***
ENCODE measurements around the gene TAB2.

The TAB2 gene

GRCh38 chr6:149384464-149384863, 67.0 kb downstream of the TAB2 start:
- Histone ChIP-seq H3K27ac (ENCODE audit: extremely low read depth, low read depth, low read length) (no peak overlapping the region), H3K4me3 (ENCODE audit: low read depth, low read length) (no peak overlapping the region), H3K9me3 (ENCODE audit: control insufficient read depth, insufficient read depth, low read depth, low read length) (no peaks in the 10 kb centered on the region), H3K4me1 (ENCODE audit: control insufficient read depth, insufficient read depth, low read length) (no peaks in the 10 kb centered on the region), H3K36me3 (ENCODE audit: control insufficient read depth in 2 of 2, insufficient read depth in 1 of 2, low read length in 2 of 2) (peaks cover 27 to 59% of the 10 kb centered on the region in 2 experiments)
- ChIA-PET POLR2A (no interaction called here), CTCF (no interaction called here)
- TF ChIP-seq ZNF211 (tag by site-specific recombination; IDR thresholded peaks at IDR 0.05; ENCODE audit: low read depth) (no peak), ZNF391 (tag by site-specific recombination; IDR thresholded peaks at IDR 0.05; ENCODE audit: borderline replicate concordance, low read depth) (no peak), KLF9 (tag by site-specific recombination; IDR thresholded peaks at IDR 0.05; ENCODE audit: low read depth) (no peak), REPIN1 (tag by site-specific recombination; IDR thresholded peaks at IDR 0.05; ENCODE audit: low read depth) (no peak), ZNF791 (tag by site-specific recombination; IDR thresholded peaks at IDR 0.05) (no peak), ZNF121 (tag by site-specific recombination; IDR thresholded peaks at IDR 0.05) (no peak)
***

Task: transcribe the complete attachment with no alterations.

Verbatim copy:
ENCODE measurements around the gene TAB2.

The TAB2 gene

GRCh38 chr6:149384464-149384863, 67.0 kb downstream of the TAB2 start:
- Histone ChIP-seq H3K27ac (ENCODE audit: extremely low read depth, low read depth, low read length) (no peak overlapping the region), H3K4me3 (ENCODE audit: low read depth, low read length) (no peak overlapping the region), H3K9me3 (ENCODE audit: control insufficient read depth, insufficient read depth, low read depth, low read length) (no peaks in the 10 kb centered on the region), H3K4me1 (ENCODE audit: control insufficient read depth, insufficient read depth, low read length) (no peaks in the 10 kb centered on the region), H3K36me3 (ENCODE audit: control insufficient read depth in 2 of 2, insufficient read depth in 1 of 2, low read length in 2 of 2) (peaks cover 27 to 59% of the 10 kb centered on the region in 2 experiments)
- ChIA-PET POLR2A (no interaction called here), CTCF (no interaction called here)
- TF ChIP-seq ZNF211 (tag by site-specific recombination; IDR thresholded peaks at IDR 0.05; ENCODE audit: low read depth) (no peak), ZNF391 (tag by site-specific recombination; IDR thresholded peaks at IDR 0.05; ENCODE audit: borderline replicate concordance, low read depth) (no peak), KLF9 (tag by site-specific recombination; IDR thresholded peaks at IDR 0.05; ENCODE audit: low read depth) (no peak), REPIN1 (tag by site-specific recombination; IDR thresholded peaks at IDR 0.05; ENCODE audit: low read depth) (no peak), ZNF791 (tag by site-specific recombination; IDR thresholded peaks at IDR 0.05) (no peak), ZNF121 (tag by site-specific recombination; IDR thresholded peaks at IDR 0.05) (no peak)